The power of the word “absolute”

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steam-train-166542_1920I’ve sold real property at auction since 1990; thereafter, we’ve conducted 1,000’s of real and personal property auctions around the United States.

Further, not only our own auctions, but those by many auctioneers around this country have proved time and time again that the word “absolute” invokes emotions unlike any other.

What are these emotions? Curious — hopeful — happy — that a desired real or personal property can be “mine” if I’m the high bidder. No seller bidding … no reserves … nothing stopping “me” from becoming the owner other than possibly another bidder.

So yes, a bidder is not guaranteed to become the buyer, but someone is going to be the buyer and the seller is genuinely going to sell, accepting the high bid as the sale price.

Barrett-Jackson sells most of their cars in the absolute (no reserve) format. This is what they say about that:

Barrett-Jackson’s No Reserve format is the purest form of auction and the most productive. No Reserve attracts highly motivated bidders from around the world. The level of bidding excitement is heightened by competitive bidders going toe-to-toe knowing that the vehicle is for sale. Values established over the block represent a snapshot of a “real” transparent marketplace. Barrett-Jackson’s No reserve auctions attract a large percentage of new bidders entering the collector car hobby.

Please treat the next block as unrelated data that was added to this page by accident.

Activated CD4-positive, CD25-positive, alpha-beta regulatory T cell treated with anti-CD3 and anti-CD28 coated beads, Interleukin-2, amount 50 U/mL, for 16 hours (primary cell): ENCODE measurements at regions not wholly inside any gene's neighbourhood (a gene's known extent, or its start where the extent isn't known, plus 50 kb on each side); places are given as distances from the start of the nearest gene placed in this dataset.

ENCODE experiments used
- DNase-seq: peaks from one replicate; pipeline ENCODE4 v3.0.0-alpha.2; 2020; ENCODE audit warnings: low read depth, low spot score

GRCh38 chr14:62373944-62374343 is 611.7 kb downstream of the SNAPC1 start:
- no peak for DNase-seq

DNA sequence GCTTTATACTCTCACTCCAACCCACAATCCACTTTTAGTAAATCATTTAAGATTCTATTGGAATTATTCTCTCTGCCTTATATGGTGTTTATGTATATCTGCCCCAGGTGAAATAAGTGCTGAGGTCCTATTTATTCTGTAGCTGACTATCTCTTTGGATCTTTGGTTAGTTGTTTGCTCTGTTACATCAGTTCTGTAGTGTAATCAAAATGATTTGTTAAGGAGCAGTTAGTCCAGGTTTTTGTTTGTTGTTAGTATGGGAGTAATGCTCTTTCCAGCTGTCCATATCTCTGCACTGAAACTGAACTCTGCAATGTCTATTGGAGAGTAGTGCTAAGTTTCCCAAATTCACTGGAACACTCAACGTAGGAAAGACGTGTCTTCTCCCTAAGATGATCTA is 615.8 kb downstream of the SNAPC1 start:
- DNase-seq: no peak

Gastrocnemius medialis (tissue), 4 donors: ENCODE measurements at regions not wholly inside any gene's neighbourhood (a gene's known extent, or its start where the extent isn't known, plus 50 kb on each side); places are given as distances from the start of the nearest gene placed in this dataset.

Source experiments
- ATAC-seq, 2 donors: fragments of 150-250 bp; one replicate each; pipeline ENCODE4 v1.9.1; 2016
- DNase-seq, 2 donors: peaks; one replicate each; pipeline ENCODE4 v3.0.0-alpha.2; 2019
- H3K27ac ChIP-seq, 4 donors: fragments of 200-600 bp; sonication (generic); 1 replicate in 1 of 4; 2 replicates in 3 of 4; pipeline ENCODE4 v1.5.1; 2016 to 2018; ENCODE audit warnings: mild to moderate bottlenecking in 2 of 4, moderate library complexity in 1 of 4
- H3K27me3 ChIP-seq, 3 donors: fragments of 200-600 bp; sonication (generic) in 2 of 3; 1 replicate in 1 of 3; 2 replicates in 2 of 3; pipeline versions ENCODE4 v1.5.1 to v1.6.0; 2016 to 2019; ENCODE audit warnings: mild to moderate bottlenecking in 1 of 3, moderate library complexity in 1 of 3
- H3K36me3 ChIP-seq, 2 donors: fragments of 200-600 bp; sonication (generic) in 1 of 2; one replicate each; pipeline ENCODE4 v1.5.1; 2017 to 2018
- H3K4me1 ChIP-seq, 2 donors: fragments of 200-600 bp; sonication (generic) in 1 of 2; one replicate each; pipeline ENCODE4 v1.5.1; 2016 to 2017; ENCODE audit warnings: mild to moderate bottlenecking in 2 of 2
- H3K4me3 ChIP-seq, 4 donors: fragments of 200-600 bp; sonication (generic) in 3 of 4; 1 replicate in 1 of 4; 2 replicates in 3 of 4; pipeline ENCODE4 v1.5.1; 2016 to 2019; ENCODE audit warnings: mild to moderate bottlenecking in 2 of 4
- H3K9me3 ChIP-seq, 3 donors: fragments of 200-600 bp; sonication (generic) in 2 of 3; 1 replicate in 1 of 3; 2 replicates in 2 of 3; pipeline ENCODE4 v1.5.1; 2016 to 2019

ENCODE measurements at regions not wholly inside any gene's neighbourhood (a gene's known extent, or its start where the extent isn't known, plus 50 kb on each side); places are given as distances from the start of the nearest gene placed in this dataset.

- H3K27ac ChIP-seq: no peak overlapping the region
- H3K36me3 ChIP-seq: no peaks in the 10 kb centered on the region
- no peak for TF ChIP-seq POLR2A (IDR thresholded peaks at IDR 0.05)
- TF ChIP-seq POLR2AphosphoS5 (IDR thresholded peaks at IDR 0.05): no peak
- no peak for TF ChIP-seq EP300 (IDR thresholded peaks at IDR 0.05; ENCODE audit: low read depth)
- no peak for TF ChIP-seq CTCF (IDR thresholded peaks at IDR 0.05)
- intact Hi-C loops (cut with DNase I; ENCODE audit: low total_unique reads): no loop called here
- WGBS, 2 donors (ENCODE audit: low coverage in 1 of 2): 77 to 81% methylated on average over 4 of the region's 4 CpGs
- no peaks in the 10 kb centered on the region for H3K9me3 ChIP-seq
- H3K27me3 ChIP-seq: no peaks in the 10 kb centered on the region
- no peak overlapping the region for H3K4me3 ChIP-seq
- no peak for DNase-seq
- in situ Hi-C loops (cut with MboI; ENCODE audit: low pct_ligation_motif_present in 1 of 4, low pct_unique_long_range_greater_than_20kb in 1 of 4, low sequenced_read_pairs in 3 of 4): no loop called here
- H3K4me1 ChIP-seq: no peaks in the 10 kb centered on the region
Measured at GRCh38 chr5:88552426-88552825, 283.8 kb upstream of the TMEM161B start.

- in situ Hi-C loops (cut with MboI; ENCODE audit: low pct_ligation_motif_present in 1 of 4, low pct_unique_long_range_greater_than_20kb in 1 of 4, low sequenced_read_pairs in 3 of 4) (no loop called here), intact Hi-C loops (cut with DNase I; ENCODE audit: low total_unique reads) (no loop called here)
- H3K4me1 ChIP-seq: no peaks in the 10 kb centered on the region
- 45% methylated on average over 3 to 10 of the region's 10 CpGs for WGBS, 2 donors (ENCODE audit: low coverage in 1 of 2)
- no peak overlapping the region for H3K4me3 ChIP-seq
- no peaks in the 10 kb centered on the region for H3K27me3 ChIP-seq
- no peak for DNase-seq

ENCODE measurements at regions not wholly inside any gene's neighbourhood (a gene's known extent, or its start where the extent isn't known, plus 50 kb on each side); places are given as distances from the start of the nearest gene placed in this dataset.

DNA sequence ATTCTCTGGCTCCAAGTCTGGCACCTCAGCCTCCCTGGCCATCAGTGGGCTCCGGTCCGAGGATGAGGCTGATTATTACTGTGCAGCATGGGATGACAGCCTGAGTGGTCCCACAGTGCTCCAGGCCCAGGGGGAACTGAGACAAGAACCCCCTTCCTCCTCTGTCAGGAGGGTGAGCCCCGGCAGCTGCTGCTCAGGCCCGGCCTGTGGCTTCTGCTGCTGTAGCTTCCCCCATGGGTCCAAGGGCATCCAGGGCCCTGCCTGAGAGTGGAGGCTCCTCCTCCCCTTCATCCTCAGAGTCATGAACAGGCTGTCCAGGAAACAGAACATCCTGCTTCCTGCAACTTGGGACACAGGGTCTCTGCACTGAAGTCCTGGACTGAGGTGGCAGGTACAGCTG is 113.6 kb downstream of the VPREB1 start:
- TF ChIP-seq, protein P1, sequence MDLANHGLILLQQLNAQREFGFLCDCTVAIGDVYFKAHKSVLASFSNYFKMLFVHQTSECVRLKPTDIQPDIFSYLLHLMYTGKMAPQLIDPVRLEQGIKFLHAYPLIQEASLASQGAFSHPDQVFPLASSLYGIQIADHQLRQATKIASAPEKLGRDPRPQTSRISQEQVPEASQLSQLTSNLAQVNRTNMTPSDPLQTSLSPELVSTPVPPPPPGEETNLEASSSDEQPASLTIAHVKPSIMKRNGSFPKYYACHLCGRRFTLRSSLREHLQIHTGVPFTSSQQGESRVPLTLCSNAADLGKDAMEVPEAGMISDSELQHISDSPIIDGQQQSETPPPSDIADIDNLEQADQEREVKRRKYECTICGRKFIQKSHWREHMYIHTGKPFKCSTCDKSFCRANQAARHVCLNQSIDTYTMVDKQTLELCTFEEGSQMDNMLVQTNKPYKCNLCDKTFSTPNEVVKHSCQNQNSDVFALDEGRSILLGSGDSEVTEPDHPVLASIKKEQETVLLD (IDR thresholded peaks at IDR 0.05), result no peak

Ritchie Brothers sells equipment unreserved. This is what they say about that:

Strictly unreserved auctions: no minimum bids or reserve prices. Every item is sold to the highest bidder on auction day. Sellers are forbidden by contract from bidding on their own items. That means there’s no artificial price manipulation, so you can confidently buy at fair market value.

Of course, valid questions include, “Is every seller well suited for an absolute auction?” and “Does every bidder react more positively to an absolute auction?” The answers to those questions are: “No,” and “No.” Some sellers don’t genuinely want to (and/or can’t) sell to the highest bidder, and some bidders are attracted to certain property regardless of the auction’s format.

However, I suppose it goes without saying that bidders [buyers] attend auctions to buy? While at any auction, another bidder can get in the way of that goal, bidders genuinely detest (distinguish) when the seller is the goalkeeper. The emotion following, “I was outbid” is distinctly different than the emotion after, “They didn’t sell it; it didn’t reach the reserve.”

I would submit as fact that the absolute auction format benefits sellers because when bidders [buyers] have choices, they choose auctions where the seller “is selling” over auctions where the seller is “maybe selling.” Further — for the most part — bidders have choices.

Have auctioneers/sellers abused the absolute auction format? For instance, advertising absolute but allowed the seller to bid, or with some sort of reserve? They sure have; and why would auctioneers and/or sellers do this? Because the word “absolute” attracts attention.

No, wait … that’s right … the terms “with reserve” and/or “subject to seller’s confirmation” are so seductive and attract greater attention; that’s why auctioneers/sellers routinely false-advertise absolute auctions as “with reserve”

Mike Brandly, Auctioneer, CAI, AARE has been an auctioneer and certified appraiser for over 30 years. His company’s auctions are located at: Mike Brandly, Auctioneer, RES Auction Services and Goodwill Columbus Car Auction. He serves as Distinguished Faculty at Hondros College of Business, Executive Director of The Ohio Auction School and Faculty at the Certified Auctioneers Institute held at Indiana University.

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